Articles & Videos
Posted by Al Agnew on April 22nd, 2010
I’ve taken a lot of photos of smallmouth I’ve caught to use in my paintings, and so I have a variety of color phases. Smallmouth can and do change color either to match their surroundings or their mood–they can make their dark bars and spots appear or disappear, go darker or lighter, have red eyes or dark eyes, even change the general color of their bodies. Here are a bunch of photos showing different colors:
First of all, smaller fish often tend to be more brightly colored than big, old fish. Here’s a beautifully colored little one: Note the many small orange spots on the sides.
Here’s a youngster that is extremely light in color–this fish was caught out in the open in shallow water and bright sunlight.
Here’s a bit larger fish, but extremely rich brown in color–this fish was caught on the upper Meramec.
This is a fish caught last week on Flat Creek near Jenkins–note the red eye and light, bright color. The water was clear and shallow where this one was caught.
Here are two fish caught on Huzzah Creek. This first one was under a log in shadow but in clear, shallow water.
This one was caught in the same place a year earlier…it could possibly even be the same fish. But it was out in the open, and by the time I got it in the dark markings were very pronounced.
Winter fish are often very light in color because the gravel of most streams is a lot cleaner and brighter in the winter and the fish change colors to match it. This is a winter fish from Current River.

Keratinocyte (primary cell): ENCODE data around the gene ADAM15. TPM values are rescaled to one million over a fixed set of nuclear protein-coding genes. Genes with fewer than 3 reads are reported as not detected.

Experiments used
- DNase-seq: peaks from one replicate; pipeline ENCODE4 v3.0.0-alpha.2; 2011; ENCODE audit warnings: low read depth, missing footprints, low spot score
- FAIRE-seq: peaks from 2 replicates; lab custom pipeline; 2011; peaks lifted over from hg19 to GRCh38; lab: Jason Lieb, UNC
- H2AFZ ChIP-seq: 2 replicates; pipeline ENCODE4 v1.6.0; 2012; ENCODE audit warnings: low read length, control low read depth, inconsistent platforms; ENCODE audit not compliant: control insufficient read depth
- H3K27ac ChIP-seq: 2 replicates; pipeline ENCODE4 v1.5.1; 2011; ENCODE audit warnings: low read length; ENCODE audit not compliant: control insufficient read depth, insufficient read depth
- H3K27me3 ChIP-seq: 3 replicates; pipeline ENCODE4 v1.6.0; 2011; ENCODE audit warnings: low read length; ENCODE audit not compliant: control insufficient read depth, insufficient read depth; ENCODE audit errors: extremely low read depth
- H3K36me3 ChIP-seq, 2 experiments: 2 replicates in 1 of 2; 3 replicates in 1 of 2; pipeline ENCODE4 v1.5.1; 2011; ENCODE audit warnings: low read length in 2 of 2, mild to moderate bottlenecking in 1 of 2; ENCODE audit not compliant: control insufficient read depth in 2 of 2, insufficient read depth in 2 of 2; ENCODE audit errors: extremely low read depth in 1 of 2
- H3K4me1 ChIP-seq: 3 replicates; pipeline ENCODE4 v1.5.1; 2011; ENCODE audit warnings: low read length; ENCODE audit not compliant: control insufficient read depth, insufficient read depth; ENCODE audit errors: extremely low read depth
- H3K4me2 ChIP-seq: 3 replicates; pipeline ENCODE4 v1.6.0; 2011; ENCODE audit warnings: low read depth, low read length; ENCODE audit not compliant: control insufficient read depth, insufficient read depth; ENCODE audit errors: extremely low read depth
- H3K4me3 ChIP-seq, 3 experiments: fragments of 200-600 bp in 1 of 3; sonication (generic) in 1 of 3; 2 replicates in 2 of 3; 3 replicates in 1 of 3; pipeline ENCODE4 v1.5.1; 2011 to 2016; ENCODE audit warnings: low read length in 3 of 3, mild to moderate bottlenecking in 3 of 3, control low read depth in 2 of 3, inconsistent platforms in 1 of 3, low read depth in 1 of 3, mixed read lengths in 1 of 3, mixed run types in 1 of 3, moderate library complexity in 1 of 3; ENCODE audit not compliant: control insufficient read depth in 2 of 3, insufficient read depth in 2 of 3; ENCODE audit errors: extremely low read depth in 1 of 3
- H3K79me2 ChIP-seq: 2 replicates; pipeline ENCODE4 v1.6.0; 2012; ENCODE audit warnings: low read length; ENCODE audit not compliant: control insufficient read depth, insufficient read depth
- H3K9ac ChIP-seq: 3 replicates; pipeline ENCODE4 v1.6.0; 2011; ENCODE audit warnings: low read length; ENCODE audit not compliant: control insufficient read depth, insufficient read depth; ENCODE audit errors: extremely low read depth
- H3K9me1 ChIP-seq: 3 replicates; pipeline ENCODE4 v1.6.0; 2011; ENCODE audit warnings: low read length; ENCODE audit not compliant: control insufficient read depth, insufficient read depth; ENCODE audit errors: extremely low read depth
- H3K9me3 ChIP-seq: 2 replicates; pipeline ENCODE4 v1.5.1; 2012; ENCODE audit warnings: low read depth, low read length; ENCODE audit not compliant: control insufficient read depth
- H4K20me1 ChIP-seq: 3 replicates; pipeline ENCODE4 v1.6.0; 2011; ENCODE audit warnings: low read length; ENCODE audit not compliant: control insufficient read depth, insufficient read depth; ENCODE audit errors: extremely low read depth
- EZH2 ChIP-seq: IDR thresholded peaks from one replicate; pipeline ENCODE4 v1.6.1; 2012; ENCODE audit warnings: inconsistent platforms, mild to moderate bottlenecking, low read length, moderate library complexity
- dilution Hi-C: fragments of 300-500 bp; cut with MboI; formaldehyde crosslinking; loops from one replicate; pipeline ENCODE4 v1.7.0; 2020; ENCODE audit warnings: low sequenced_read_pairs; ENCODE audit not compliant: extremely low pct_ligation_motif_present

However, this is an autumn fish from the same stretch of the Current–it’s also pretty light. Note the clear, white bellies on these light colored fish.
Here’s a beautifully marked, dark, late autumn fish from the Meramec.
And this one is a winter fish from the same section.
A big fish from upper Big River, beautifully but subtly marked.
Another fish from the same section of Big River, this one practically unmarked.
A very olive-bronze Meramec fish.
A fish from murky water on the lower Bourbeuse.
Two pretty big fish from my trip this week on the Mississippi trib, this first one is in the 20 inch class. Note the dark red in the eye.
This one is lighter, came from murkier water farther down the creek…note the brighter red eye.
Here’s a very grayish brass fish from the mine waste section of Big River, caught over a bottom covered with the grayish mine tailings. Note the dark eyes, even though the fish is light overall.
This one is very unmarked, with red eyes, caught from a small creek.
Another, much bigger, smooth unmarked fish from the Gasconade.
And finally, an interesting red-eyed fish with a very dark tail portion. This dark tail is more often seen in green sunfish and rock bass, and is believed to be a result of heavy metal contamination in the water.